Using child rights to enhance health care practice

2 Aug 2016 - 09:45

Every day, in ways both small and substantial, health professionals grapple with issues around children’s rights. But given the topic’s cursory appearance in many curricula, these practitioners often have only a passing familiarity with its underpinning theory and general practice.

Assoc Prof Shanaaz Mathews, director of the Children’s Institute, spoke to the CRaCL group about the Institute’s South African Child Death Review.

It was with this in mind that, in 2011, UCT’s Children’s Institute (CI) developed an in-depth short course on Child Rights and Child Law (CRaCL) for Health Professionals in collaboration with the International Institute for Child Rights and Development at the University of Victoria, Canada. Shaped by the vast body of research and advocacy work that the Institute has been conducting for the past 15 years, the course is accredited by the Health Professions Council of South Africa, and aims to deepen practitioners’ understanding of children’s rights and how they can be used to improve child health.

“The course introduces students to the language of children’s rights, and encourages them to think about how to realise children’s rights in their daily practice,” says Lori Lake, co-convenor of CRaCL. “But we also encourage health professionals to look outside the walls of their clinics and hospitals, and to think a lot more critically about where children come from, how do we strengthen the quality of care when they return home, and how do we start to engage with other service providers to support health and children’s optimal development.”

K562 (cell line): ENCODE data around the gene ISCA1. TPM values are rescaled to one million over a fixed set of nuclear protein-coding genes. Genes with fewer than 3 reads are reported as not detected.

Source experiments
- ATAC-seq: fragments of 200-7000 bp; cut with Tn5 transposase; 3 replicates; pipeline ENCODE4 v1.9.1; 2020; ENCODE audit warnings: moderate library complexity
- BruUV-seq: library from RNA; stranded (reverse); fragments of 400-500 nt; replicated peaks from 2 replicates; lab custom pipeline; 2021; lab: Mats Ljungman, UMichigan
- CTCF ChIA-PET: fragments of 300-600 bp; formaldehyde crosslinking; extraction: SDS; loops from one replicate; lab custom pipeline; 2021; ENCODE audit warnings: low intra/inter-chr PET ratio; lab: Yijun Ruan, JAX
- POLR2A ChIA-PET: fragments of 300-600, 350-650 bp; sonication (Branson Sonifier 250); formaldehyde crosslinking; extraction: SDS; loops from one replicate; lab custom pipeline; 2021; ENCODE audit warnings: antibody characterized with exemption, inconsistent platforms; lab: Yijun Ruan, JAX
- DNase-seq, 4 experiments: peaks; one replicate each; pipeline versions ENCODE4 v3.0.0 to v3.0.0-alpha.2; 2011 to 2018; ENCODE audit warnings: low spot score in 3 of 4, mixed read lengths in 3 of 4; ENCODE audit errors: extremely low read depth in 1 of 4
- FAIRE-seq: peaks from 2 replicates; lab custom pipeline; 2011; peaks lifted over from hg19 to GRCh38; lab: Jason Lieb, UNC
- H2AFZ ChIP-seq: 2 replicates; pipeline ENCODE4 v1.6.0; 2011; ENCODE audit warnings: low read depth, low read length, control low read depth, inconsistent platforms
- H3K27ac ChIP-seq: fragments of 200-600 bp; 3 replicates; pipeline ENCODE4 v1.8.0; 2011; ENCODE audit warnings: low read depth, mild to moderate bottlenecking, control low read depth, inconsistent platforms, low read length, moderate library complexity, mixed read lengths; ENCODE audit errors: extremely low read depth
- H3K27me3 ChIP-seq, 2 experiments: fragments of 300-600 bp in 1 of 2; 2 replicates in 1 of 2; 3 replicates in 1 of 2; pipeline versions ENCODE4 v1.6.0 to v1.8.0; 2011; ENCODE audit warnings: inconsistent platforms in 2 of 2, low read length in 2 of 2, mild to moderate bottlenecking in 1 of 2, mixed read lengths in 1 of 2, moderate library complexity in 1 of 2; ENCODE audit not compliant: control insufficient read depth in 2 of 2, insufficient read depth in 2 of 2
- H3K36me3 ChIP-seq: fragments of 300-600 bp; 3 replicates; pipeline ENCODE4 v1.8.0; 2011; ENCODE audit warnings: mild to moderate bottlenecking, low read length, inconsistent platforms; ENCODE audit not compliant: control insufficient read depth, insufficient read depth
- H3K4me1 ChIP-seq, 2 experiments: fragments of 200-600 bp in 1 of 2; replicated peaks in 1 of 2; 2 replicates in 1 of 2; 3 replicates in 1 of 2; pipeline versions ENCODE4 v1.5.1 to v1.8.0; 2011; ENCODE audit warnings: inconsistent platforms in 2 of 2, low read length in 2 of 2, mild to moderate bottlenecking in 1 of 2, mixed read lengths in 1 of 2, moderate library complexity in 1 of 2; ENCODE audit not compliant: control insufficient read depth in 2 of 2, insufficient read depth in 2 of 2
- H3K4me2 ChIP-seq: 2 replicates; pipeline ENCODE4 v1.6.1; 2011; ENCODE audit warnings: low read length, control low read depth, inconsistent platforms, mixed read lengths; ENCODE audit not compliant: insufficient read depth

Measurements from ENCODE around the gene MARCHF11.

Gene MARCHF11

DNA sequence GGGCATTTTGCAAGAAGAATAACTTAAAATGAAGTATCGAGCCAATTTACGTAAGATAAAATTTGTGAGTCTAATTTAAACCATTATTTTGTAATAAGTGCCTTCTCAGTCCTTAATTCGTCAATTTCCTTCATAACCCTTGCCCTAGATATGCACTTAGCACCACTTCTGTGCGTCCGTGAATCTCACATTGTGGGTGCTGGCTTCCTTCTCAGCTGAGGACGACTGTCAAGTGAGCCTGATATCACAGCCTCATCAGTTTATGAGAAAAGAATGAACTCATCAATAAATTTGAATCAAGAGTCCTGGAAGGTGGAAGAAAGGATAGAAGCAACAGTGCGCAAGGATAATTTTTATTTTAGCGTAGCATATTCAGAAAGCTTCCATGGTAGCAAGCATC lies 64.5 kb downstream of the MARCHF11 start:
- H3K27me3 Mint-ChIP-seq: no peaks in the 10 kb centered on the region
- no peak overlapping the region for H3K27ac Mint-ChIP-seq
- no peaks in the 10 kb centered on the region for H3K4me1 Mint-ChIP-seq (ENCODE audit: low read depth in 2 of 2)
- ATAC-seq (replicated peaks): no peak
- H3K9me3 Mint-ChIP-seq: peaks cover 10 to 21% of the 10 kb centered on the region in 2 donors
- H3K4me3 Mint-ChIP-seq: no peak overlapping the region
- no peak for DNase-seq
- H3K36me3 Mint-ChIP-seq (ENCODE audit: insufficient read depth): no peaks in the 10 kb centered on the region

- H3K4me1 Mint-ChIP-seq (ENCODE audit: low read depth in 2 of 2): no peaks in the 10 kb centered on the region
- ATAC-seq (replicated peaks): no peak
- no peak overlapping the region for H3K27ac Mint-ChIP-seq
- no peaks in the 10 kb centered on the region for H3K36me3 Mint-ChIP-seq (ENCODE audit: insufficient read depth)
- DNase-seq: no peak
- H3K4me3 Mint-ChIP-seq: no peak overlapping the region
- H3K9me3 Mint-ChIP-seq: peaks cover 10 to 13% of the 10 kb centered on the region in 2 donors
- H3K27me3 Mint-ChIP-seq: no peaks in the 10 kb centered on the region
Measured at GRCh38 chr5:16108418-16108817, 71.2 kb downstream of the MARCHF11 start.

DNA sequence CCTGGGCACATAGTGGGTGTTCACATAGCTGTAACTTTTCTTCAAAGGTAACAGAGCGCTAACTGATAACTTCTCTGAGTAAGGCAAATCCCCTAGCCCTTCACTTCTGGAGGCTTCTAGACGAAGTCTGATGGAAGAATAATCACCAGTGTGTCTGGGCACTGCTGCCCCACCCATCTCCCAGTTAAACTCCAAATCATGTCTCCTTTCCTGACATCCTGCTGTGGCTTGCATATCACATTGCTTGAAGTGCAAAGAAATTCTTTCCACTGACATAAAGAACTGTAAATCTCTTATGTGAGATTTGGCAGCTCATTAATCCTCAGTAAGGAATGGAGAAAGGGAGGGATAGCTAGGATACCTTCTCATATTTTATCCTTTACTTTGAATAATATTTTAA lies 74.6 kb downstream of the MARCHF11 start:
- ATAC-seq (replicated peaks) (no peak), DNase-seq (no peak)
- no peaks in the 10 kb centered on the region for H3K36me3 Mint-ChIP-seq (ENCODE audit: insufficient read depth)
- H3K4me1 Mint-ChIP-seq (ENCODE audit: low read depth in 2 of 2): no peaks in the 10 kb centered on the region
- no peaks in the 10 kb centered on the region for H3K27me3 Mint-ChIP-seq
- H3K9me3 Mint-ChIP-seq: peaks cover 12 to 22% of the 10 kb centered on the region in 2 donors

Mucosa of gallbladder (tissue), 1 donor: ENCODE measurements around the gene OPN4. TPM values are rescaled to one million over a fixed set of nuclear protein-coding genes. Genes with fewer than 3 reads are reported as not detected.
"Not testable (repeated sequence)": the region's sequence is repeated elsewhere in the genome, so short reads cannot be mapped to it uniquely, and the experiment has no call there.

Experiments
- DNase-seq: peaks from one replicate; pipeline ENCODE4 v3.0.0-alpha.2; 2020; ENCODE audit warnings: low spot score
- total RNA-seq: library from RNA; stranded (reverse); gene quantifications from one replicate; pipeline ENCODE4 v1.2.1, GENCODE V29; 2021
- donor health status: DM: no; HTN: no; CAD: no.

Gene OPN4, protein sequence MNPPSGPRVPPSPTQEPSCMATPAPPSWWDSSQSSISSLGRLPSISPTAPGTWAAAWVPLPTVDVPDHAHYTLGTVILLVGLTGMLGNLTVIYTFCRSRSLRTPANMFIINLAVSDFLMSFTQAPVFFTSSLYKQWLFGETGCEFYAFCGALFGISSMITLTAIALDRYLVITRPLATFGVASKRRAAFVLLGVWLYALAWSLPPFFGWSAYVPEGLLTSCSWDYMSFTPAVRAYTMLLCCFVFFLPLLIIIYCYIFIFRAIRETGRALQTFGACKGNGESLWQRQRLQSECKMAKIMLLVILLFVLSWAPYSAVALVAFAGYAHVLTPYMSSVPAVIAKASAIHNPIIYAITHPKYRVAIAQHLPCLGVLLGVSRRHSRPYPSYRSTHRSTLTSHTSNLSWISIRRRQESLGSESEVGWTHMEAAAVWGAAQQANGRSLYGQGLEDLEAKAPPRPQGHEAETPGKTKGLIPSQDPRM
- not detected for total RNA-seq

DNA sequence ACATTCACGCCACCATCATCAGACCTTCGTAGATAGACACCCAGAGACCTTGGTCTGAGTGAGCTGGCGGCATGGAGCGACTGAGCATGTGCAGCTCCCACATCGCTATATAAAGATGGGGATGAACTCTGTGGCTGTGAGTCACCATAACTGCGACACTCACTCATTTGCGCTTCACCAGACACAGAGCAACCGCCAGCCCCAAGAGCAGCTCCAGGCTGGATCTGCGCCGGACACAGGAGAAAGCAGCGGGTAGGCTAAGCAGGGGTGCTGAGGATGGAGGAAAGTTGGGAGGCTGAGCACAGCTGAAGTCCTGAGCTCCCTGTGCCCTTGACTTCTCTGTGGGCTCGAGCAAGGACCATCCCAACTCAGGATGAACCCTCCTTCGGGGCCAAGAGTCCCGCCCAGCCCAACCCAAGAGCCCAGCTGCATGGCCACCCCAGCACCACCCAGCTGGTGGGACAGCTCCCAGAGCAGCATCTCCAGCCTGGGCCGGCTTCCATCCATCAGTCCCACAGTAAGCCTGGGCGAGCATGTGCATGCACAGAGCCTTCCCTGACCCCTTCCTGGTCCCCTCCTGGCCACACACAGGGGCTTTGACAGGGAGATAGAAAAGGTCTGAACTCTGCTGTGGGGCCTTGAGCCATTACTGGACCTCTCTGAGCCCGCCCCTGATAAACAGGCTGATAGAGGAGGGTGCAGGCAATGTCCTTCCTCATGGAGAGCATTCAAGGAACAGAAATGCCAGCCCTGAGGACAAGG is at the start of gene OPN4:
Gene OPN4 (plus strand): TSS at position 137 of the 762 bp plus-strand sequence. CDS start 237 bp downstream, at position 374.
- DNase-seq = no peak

Over a week in July, 15 more health professionals – including doctors, nurses, social workers and administrators – attended the latest course. Here they explored topics such the role of the health professional in involving children in decision-making, reporting of abuse and neglect and designing child- and family-friendly services.

An important feature of the course is the two-way conversation with students, says the CI’s Lucy Jamieson, who helped develop the course content.

“The great thing about CRaCL is that it’s a space in which professionals share their expertise. It’s not just the academics teaching information; everybody brings a story, everybody learns from each other.”

The students were certainly impressed. Louise Bremner, a professional nurse, travelled all the way from Graaff–Reinet in the Eastern Cape to attend the course. She was pleasantly surprised, Bremner says, by the detail of the course, and the procession of experts and practitioners that presented over the five days.

“I just feel that it’s a really, really well-designed and presented course; it was not what I expected.”

The format also appealed to Dr Marianne Tiemansma, a forensic practitioner at Victoria Hospital in Cape Town. “I liked the way the course was presented, with lots of discussions, and lots of practical solutions,” says Tiemansma. “It helped me to understand how to put child rights into practice, and how it affects my everyday work.”

A bonus, she adds, is the comprehensive course reader, crammed with useful background reading.

Offered once or twice a year, CRaCL will be presented again in December 2016.

The material was downbeat at times, but the students on the CRaCL course could occasionally enjoy the winter sun.

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